Kubernetes network troubleshooting on CoreOS Container Linux

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Kubernetes networking issues can be debugged with familiar tools, once the isolated nature of the container abstraction is taken into account. This document explains some of the best places to start troubleshooting when network issues arise.

First stop: DNS debugging

A common issue with Kubernetes networking is trouble with kube-dns, the Kubernetes DNS system. The official Kubernetes documentation includes a guide to checking whether a cluster’s Kubernetes DNS works.

Another technique is to forward a local port to the kube-dns pod's port 53:

kubectl get pods --namespace=kube-system -l k8s-app=kube-dns \
-o template --template="{{range.items}}{{.metadata.name}}{{end}}" \
| xargs -I{} kubectl port-forward --namespace=kube-system {} 5300:53

This one-liner finds the pod in the kube-system namespace whose k8s-app property is kube-dns, and uses xargs to format that pod's name for a kubectl port-forward command. The result is that local port 5300 is forwarded to the pod's port 53. This allows host DNS tools to look up Kubernetes hostnames at your machine's port 5300:

$ dig +vc -p 5300 @127.0.0.1  frontend.default.svc.cluster.local

; <<>> DiG 9.10.3-P4-RedHat-9.10.3-12.P4.fc23 <<>> +vc -p 5300 @127.0.0.1 frontend.default.svc.cluster.local
; (1 server found)
;; global options: +cmd
;; Got answer:
;; ->>HEADER<<- opcode: QUERY, status: NOERROR, id: 157
;; flags: qr aa rd ra; QUERY: 1, ANSWER: 1, AUTHORITY: 0, ADDITIONAL: 0

;; QUESTION SECTION:
;frontend.default.svc.cluster.local. IN A

;; ANSWER SECTION:
frontend.default.svc.cluster.local. 30 IN A 10.3.0.119

;; Query time: 188 msec
;; SERVER: 127.0.0.1#5300(127.0.0.1)
;; WHEN: Fri Apr 29 07:24:30 EDT 2016
;; MSG SIZE  rcvd: 68

The next example shows a failed dig lookup of a service hostname that was expected to exist, but does not. Note the lack of an ANSWER SECTION, indicating no such hostname was found:

$ dig +vc -p 5300 @127.0.0.1  test-service.default.svc.cluster.local

; <<>> DiG 9.10.3-P4-RedHat-9.10.3-12.P4.fc23 <<>> +vc -p 5300 @127.0.0.1 test-service.default.svc.cluster.local
; (1 server found)
;; global options: +cmd
;; Got answer:
;; ->>HEADER<<- opcode: QUERY, status: NXDOMAIN, id: 60543
;; flags: qr aa rd ra; QUERY: 1, ANSWER: 0, AUTHORITY: 1, ADDITIONAL: 0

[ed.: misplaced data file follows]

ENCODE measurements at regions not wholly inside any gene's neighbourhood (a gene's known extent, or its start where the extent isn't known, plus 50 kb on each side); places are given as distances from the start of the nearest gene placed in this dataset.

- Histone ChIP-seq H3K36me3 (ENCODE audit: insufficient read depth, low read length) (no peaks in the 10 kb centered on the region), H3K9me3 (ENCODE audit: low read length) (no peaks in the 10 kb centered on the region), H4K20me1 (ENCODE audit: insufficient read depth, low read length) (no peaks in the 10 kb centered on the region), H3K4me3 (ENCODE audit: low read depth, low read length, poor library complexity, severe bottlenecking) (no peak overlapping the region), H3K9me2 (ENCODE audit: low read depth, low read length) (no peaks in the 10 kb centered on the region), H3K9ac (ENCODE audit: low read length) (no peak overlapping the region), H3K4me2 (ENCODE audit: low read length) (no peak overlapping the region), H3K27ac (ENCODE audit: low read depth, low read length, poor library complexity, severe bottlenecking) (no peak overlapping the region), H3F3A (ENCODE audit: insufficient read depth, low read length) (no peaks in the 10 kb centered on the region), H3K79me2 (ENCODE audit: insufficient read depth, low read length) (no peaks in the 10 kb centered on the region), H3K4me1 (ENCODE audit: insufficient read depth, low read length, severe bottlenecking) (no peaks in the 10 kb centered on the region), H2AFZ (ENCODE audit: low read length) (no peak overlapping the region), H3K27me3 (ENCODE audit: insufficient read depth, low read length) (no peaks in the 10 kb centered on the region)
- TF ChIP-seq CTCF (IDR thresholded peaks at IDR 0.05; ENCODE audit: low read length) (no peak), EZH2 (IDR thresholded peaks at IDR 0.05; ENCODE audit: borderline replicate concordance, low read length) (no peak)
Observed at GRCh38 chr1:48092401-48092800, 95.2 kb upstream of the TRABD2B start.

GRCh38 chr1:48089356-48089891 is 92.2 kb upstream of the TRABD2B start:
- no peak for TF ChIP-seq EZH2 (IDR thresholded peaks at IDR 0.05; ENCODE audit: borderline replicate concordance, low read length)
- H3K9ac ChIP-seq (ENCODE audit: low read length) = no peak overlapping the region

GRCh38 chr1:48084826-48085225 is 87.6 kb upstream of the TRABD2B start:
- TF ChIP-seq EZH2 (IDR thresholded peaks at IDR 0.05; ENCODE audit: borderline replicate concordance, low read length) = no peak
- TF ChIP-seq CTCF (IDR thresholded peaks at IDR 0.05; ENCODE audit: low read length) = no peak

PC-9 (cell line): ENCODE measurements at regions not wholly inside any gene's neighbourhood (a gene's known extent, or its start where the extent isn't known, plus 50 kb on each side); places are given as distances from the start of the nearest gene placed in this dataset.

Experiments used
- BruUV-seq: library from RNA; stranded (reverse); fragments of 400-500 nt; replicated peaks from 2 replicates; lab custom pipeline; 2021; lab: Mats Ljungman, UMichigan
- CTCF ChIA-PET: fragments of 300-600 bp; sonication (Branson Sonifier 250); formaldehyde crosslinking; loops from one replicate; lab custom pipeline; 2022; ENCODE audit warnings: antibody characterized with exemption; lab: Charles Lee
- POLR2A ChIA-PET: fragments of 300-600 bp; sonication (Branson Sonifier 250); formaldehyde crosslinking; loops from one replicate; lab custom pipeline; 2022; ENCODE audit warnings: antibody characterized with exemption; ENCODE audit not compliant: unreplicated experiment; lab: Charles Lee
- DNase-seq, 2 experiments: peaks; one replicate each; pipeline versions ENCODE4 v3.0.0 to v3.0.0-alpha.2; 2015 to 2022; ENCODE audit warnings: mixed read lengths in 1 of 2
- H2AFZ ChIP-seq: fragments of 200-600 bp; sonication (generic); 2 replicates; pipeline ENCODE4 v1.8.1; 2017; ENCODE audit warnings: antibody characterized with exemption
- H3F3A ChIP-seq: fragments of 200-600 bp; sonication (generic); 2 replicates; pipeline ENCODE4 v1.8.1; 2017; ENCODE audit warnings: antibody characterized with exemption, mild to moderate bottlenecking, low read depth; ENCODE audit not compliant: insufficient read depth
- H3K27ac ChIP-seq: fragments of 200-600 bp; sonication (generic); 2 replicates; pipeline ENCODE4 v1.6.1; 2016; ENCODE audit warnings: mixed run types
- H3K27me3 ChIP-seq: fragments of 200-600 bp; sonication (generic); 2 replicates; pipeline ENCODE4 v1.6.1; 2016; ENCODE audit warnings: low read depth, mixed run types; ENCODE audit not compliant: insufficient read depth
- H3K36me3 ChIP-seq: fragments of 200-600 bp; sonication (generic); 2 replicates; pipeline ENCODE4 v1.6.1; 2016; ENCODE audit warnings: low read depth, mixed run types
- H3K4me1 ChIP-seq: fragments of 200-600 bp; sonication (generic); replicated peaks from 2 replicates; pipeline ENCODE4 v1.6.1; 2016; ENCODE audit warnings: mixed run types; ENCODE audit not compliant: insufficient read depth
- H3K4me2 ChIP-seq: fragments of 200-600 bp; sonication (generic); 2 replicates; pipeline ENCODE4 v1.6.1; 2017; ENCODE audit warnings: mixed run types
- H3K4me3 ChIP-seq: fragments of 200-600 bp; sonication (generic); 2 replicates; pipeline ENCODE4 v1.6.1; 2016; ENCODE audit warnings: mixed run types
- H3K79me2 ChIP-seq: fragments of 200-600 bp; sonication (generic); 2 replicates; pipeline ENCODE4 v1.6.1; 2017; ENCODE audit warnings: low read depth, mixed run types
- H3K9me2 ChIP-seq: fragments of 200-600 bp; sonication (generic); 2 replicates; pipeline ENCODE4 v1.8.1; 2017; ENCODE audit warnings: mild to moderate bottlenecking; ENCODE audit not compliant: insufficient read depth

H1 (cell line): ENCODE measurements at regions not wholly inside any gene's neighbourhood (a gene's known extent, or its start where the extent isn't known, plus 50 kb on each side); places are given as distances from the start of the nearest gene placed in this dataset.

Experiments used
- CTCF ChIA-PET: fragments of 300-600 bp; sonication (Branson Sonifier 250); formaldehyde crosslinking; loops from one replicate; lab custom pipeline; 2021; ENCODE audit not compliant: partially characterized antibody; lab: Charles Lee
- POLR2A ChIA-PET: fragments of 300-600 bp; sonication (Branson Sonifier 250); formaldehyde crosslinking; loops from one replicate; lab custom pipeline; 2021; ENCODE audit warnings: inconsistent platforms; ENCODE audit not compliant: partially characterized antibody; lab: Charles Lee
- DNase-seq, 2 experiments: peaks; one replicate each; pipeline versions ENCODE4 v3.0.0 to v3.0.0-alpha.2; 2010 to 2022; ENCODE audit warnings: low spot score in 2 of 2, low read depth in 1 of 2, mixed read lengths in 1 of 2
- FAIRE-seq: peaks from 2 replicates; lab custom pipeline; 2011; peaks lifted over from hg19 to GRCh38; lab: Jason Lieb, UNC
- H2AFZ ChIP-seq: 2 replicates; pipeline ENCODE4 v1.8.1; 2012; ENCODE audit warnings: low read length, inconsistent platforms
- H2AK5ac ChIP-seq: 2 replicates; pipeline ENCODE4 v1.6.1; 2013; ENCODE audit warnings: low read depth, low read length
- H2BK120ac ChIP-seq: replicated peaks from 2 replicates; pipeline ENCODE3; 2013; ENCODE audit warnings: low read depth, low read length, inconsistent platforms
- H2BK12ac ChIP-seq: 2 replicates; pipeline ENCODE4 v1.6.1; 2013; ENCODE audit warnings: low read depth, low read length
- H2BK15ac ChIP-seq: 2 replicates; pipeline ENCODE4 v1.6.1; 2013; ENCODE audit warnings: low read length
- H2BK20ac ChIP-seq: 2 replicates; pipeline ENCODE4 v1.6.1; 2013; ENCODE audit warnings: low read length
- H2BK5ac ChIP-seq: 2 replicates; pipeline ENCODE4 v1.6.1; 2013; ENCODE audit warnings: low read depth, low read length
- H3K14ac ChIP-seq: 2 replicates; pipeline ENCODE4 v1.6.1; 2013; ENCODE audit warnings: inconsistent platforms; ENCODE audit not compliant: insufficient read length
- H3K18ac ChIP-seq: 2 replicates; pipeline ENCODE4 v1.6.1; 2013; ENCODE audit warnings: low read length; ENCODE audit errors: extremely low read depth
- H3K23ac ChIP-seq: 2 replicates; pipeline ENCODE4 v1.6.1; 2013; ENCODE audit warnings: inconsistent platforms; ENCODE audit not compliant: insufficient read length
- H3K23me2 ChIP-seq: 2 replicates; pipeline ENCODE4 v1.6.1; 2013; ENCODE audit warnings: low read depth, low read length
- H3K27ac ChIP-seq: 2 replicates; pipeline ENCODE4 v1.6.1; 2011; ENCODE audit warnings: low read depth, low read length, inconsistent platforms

;; QUESTION SECTION:
;test-service.default.svc.cluster.local.    IN A

;; AUTHORITY SECTION:
cluster.local.      60  IN  SOA ns.dns.cluster.local. hostmaster.skydns.local. 1461927600 28800 7200 604800 60

;; Query time: 119 msec
;; SERVER: 127.0.0.1#5300(127.0.0.1)
;; WHEN: Fri Apr 29 07:35:33 EDT 2016
;; MSG SIZE  rcvd: 117

Debugging Docker bridge and other host networking issues on CoreOS Container Linux

If you suspect the issue is actually with the host's networking, it may seem frustrating that Container Linux does not include some of the standard network utilities like tcpdump or nmap. However, Container Linux provides the toolbox, a special container that can install and run a complete userland, without needing everything installed on the base system.

Run the command toolbox and Container Linux will launch a container from the "Fedora" image, downloading it first if necessary. This container is executed with all kernel capabilities, mounts local filesystems for inspection, and attaches directly to the host network. After running the toolbox command, you will be at a shell inside this privileged container.

Once inside the toolbox container, install the desired tools:

# dnf install -y [package] [package] [package]...

Run debugging tools in the toolbox:

# tcpdump -i docker0

Exit the toolbox container by hitting Ctrl+] three times to stop it, leaving the base system unchanged. The downloaded container image will remain in the local image store on disk, but can be manually removed.

A first invocation of the toolbox command looks something like this:

core@test-inst ~ $ toolbox
latest: Pulling from library/fedora
6888fc827a3f: Pull complete
9bdb5101e5fc: Pull complete
Digest: sha256:1fa98be10c550ffabde65246ed2df16be28dc896d6e370dab56b98460bd27823
Status: Downloaded newer image for fedora:latest
core-fedora-latest
Spawning container core-fedora-latest on /var/lib/toolbox/core-fedora-latest.
Press ^] three times within 1s to kill container.
[root@test-inst ~]# dnf install -y iproute tcpdump nmap
[...DNF output omitted...]

Installed:
  iproute.x86_64 4.1.1-3.fc23                libpcap.x86_64 14:1.7.4-1.fc23
  linux-atm-libs.x86_64 2.5.1-13.fc23        nmap.x86_64 2:7.12-1.fc23